The identification of 16 items specific to patient-reported outcomes (PROs) by the SPIRIT-PRO Extension can improve the quality and use of PRO data.
Inclusion of 16 items specific to patient-reported outcomes (PROs) can improve the quality of PRO data. The SPIRIT-PRO Extension has added 16 items to the existing SPIRIT 2013 items, including the statement of specific hypotheses and mentioning whether more than 1 language was used during the trial, according to an international project published in JAMA.1
Clinical trial protocols do not contain the same information regarding PROs, like health-related quality of life or symptoms, which has been recognized as a necessity to inform clinical decision making and pharmaceutical labeling claims.
The goal of SPIRIT-PRO Extension was to develop an evidence-based extension of the SPIRIT 2013 statement by identifying additional PRO items for the inclusion of clinical trial protocols and to elaborate on the existing SPIRIT 2013 statement. A review of PRO-specific protocol was also conducted.
The SPIRIT-PRO Extension attendees followed the Enhancing Quality and Transparency of Health Research (EQUATOR) Network’s model to guideline development, including an international stakeholder survey of clinical trial research personnel, health economists, health advocates, and other types of researchers.
A total of 30 individuals were invited to the consensus meeting held on May 2017. The consensus meeting participants were informed of a previous Delphi exercise and its results. Overall, 137 national experts in PROs participated in the Delphi exercise to create a list of 56 candidate items that were rated in a survey.
During the SPIRIT-PRO Consensus meeting, 16 items were addressed. 5 elaborations were done to existing SPIRIT 2013 items to address PROs while 11 new extensions were added to existing guidance. Some of the added items include:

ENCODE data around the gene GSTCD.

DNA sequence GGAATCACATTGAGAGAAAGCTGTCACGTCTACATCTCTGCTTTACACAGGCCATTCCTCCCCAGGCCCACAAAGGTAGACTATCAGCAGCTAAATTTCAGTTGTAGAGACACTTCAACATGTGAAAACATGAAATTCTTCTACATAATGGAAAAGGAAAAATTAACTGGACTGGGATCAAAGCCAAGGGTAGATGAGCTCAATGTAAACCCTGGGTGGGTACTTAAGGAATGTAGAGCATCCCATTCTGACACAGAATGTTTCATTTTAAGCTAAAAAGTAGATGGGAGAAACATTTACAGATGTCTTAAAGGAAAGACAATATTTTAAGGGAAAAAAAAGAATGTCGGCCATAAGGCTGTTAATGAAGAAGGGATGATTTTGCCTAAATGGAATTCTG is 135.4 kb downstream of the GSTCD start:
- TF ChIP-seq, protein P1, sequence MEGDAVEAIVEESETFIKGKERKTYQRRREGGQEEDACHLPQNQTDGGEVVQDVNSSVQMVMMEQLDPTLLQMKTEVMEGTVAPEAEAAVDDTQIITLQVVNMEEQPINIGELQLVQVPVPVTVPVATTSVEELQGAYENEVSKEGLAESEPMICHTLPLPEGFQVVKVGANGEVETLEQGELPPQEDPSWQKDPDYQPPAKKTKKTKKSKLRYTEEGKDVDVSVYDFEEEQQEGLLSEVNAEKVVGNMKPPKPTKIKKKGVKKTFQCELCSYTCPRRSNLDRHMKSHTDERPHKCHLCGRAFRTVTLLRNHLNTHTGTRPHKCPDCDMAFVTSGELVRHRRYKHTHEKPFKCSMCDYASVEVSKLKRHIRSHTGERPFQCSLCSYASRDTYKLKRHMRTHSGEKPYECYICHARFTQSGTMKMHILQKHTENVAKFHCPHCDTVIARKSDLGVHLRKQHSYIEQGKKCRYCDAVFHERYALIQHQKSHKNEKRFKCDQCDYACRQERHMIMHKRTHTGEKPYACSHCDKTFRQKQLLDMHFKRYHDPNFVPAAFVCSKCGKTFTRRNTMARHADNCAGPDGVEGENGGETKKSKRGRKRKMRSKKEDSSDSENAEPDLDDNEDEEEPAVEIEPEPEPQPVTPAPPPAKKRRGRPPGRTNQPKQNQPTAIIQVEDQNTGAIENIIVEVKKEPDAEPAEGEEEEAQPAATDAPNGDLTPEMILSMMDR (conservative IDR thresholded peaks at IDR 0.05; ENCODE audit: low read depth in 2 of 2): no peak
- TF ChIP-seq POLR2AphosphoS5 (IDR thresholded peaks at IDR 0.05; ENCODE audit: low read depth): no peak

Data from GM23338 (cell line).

Researchers believe that these recommendations among otherse will ensure the patient’s voice is heard throughout the study and in clinical decision making.
“The SPIRIT-PRO guidelines provide recommendations for items that should be addressed and included in clinical trial protocols in which PROs are a primary or key secondary outcome,” the authors concluded. “Improved design of trials including PROs could help ensure high-quality data that may inform patient-centered care.”
In an accompanying editorial,2 authors explain that determining appropriate PROs has changed with new technology, but while the industry agrees PROs are important in the transition to a value-based healthcare system, "the potential of this vision has not been fully realized." The guidance offered by SPIRIT-PRO will enable a more uniform approach toward collecting and reporting on PRO data, which can help overcome barriers that have slowed the adoption of patient-centered tools at the point of care and reporting PROs.
"For now, PROs are essential as important outcome measures that matter to patients and will need to be incorporated in a systematic and standardized way in clinical trial protocols," the authors wrote in the editorial.
1. Calvert M, Kyte D, Mercieca-Bebber R, et al. Guidelines for inclusion of patient-reported outcomes in clinical trial protocols: the SPIRIT-PRO Extension. JAMA. 2018;319(5):483-494. doi:10.1001/jama.2017.21903.
2. Mehran R, Baber U, Dangas G. Guidelines for patient-reported outcomes in clinical trial protocols. JAMA. 2018;319(5):450-451. doi:10.1001/jama.2017.21541.